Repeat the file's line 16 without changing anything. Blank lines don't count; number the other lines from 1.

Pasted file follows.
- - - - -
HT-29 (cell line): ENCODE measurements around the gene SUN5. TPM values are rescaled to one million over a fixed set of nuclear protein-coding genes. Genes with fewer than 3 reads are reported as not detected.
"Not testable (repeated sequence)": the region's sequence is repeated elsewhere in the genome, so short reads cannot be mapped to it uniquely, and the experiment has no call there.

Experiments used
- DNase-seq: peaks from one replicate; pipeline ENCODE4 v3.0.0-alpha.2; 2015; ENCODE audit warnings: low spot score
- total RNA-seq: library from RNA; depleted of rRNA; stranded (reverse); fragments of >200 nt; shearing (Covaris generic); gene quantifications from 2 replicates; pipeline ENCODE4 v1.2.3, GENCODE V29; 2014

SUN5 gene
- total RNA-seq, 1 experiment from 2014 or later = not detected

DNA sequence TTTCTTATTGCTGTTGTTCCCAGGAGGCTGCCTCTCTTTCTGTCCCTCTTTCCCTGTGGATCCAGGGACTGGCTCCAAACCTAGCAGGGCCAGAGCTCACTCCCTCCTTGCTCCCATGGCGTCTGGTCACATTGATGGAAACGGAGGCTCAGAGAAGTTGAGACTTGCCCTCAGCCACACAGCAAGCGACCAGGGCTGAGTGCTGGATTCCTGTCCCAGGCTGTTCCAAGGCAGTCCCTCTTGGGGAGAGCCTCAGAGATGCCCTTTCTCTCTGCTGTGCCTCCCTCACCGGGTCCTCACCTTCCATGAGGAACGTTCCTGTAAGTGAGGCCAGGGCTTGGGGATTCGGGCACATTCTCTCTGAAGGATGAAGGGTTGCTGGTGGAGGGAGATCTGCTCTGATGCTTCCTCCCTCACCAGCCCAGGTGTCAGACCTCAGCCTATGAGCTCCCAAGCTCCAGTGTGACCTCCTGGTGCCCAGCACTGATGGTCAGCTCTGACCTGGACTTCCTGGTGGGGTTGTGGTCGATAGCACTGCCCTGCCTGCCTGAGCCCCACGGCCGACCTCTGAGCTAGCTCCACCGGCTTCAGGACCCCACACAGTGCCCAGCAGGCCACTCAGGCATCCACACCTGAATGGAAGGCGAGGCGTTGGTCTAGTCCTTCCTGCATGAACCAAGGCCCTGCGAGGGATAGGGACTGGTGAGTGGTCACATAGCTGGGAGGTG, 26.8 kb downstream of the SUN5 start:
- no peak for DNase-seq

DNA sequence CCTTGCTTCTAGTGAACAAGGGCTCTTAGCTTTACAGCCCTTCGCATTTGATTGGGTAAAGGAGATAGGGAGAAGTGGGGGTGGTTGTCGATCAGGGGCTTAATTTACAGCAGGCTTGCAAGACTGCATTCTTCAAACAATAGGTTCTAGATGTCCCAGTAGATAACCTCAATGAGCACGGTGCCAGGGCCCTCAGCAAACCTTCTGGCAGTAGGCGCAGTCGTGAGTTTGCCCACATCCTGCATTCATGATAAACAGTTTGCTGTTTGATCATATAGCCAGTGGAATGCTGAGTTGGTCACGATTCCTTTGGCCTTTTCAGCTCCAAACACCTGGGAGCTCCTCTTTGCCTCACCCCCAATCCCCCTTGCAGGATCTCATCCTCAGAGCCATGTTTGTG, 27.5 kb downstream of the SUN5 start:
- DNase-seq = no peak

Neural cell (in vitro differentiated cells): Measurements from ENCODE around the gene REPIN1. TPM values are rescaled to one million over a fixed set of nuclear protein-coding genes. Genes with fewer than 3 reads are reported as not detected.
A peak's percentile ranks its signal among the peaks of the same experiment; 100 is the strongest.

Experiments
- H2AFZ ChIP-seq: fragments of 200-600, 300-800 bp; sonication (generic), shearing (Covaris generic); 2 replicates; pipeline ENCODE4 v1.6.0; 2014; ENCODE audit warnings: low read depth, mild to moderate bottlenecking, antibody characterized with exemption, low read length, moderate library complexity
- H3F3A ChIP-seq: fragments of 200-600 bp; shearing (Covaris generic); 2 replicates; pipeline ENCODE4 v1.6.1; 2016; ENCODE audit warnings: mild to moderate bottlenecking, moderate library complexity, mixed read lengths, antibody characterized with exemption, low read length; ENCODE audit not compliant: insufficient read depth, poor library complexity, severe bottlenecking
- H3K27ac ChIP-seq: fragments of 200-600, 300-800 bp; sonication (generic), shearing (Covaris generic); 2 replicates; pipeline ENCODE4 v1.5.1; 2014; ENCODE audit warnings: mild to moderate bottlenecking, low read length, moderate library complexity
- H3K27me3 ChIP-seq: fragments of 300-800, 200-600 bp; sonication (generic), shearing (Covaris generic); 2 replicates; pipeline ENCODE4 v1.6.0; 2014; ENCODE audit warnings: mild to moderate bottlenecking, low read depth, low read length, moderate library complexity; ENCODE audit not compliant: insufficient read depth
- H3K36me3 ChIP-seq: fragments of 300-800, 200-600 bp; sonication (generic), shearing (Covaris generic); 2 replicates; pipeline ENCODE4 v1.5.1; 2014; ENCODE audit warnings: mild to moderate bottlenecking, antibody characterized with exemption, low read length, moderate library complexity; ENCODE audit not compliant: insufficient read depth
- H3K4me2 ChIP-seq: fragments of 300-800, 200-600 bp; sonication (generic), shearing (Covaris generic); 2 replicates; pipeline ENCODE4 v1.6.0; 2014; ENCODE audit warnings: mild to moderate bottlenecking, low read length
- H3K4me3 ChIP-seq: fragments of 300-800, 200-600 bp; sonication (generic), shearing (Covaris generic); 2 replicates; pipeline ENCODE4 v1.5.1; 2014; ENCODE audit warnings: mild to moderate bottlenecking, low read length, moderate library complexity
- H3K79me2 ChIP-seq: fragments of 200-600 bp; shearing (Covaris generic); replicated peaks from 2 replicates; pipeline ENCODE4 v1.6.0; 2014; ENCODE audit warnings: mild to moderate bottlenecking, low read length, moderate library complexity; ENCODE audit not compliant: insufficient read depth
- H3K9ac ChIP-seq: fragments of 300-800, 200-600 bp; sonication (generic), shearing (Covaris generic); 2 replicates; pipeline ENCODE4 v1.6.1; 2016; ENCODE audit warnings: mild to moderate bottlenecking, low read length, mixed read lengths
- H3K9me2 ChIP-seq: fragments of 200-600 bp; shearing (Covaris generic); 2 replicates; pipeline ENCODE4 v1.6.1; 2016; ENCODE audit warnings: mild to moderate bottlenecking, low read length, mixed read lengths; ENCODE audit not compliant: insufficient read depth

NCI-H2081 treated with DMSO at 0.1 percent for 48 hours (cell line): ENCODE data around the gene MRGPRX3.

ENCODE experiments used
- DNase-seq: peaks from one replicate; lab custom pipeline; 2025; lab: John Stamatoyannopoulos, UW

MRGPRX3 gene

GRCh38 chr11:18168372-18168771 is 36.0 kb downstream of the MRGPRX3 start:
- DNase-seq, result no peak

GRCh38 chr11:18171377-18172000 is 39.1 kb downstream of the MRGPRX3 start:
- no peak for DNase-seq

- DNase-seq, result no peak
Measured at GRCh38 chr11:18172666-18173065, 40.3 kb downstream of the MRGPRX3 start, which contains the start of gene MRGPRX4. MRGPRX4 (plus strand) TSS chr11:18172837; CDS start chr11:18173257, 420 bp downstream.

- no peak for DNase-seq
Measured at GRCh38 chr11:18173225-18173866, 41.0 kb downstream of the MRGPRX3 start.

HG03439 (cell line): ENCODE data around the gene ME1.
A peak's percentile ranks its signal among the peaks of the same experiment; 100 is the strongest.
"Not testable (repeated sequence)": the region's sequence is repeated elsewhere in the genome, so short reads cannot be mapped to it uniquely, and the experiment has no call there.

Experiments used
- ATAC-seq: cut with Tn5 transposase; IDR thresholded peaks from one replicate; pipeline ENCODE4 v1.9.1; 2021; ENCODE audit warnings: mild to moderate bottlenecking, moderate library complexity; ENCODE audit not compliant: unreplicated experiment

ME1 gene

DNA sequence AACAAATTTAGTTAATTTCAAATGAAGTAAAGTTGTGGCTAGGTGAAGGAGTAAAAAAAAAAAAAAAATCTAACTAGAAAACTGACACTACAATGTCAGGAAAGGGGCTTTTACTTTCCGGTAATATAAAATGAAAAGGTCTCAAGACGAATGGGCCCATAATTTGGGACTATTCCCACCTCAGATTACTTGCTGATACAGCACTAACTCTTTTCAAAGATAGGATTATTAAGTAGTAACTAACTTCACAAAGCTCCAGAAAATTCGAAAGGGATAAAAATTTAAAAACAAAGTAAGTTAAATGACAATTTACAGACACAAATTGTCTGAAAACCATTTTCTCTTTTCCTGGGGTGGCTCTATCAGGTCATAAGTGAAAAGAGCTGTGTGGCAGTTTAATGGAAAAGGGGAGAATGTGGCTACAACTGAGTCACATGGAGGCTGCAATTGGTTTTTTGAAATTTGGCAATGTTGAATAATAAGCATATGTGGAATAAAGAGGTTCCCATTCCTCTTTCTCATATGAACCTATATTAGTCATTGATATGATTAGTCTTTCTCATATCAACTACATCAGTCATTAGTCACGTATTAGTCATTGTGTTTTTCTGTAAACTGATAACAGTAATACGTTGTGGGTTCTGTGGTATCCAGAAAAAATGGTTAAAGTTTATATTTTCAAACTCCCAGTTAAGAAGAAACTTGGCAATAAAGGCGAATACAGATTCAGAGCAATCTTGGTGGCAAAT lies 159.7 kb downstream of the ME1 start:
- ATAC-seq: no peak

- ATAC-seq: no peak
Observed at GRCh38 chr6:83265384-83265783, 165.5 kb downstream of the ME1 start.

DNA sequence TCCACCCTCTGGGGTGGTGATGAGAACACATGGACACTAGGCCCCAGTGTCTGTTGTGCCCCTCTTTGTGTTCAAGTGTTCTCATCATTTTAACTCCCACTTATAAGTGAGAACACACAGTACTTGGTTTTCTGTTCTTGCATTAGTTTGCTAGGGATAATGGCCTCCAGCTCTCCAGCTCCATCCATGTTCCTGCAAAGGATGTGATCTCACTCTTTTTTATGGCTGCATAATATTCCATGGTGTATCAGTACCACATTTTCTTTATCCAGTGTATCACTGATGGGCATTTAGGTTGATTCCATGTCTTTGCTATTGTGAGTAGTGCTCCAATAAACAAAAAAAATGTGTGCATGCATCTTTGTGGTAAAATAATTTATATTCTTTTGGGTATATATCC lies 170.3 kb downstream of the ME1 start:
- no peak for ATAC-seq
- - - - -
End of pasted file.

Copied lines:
- H3F3A ChIP-seq: fragments of 200-600 bp; shearing (Covaris generic); 2 replicates; pipeline ENCODE4 v1.6.1; 2016; ENCODE audit warnings: mild to moderate bottlenecking, moderate library complexity, mixed read lengths, antibody characterized with exemption, low read length; ENCODE audit not compliant: insufficient read depth, poor library complexity, severe bottlenecking